MANILA – Thirty-six of the 39 prospectors seized by New People's Army (NPA) rebels in a remote gold rush site in Compostela Valley have been freed, the military said, but there are fears that more civilians are still held by the communist guerrillas.
Lieutenant Colonel Michael Logico, Philippine Army's 66th Infantry Battalion commander, said 36 of the 39 gold prospectors were released Sunday after being used as ''human shields'' by about 80 NPA rebels who were being pursued by two battalions of soldiers.
The 36 civilians were freed through the help of local officials, Logico said.
Logico said three of the gold prospectors were still being held in Sitio Tabon in Barangay Panamin, Mabini town.
He, however, said it is possible that more civilians from Panamin and the villages of Magcagong and Parasanon in the neighboring town of Maragusan who went to Tabon are also being held captive by the rebels.
''We received reports that the enemy were in a position between the municipalities of Maragusan and Mabini. Medyo naipit sila (they were trapped),'' Logico told ANC.
''The list we have right now, that only accounts for the people in Barangay Mahayahay (in Maragusan). We speculate that there are others in other barangays who were also there."
The Army said the rebels involved in the incident belong to the NPA's Guerilla Front 2 and Pulang Bagani Command 6.
The mountainous area in the southern Philippines where the offensives took place is a mineral-rich site that has over the years attracted thousands of prospectors who operate illegal gold mines.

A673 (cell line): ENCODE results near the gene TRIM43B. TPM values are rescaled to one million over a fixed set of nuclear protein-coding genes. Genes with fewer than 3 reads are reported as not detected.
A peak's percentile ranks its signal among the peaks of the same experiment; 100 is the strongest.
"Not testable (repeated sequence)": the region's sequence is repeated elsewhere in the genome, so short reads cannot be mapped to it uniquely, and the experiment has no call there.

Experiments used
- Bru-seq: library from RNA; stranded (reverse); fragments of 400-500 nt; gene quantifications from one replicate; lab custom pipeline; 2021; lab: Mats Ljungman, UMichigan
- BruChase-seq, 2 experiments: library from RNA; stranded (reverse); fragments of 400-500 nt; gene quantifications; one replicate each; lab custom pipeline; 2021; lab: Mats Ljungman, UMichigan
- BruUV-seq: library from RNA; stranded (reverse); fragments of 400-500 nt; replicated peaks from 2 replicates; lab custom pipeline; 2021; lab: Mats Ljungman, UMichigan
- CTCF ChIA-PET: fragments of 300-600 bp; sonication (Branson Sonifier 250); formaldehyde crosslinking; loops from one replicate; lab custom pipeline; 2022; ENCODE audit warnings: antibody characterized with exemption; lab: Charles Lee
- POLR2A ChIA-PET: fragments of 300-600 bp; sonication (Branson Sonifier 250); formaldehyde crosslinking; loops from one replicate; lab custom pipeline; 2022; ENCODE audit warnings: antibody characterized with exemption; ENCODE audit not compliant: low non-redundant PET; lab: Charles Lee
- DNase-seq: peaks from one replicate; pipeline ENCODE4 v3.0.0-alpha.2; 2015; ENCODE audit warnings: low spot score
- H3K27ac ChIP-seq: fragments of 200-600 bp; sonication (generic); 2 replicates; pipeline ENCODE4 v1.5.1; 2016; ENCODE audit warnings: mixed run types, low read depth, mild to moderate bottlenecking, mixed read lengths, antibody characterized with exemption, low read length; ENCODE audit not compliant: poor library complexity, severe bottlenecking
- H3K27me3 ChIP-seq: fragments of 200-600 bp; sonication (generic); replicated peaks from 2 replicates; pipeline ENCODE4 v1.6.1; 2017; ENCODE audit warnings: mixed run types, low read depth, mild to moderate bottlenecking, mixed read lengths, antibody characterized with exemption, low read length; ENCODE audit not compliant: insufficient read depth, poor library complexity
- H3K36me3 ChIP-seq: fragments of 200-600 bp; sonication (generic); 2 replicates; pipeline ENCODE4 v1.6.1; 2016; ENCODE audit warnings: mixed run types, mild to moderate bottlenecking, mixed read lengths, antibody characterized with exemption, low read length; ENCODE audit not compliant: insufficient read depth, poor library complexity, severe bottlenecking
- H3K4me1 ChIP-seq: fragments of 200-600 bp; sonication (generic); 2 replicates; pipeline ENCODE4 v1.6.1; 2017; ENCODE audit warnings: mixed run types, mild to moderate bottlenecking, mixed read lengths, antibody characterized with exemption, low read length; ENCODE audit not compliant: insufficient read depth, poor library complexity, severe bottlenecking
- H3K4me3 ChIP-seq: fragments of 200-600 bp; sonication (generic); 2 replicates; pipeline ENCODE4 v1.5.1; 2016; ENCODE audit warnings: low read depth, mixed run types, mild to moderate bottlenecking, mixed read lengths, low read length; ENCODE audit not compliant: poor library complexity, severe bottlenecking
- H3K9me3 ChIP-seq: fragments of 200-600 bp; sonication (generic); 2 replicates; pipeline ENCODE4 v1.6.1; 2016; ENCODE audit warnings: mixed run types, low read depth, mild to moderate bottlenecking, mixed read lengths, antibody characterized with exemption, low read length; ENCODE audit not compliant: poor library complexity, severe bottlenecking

Entire villages have been set up around such mines, which have also become a lucrative source of extortion money from the rebels, officials have said.
The Philippines has stepped up its operations against the NPA in recent months, capturing three of its senior leaders since March in what has been described by the military as a deadly blow to the movement.
The NPA is the armed wing of the Communist Party of the Philippines, whose Maoist rebellion has claimed tens of thousands since 1969.
President Benigno Aquino III had hoped to reach a peace deal with the rebels before his six-year term ends in 2016, but planned peace talks have been hampered by demands by the rebels to free detained comrades.
With the fresh arrests and continuing offensives, the prospects of reopening talks have further dimmed, officials said. – with Agence France-Presse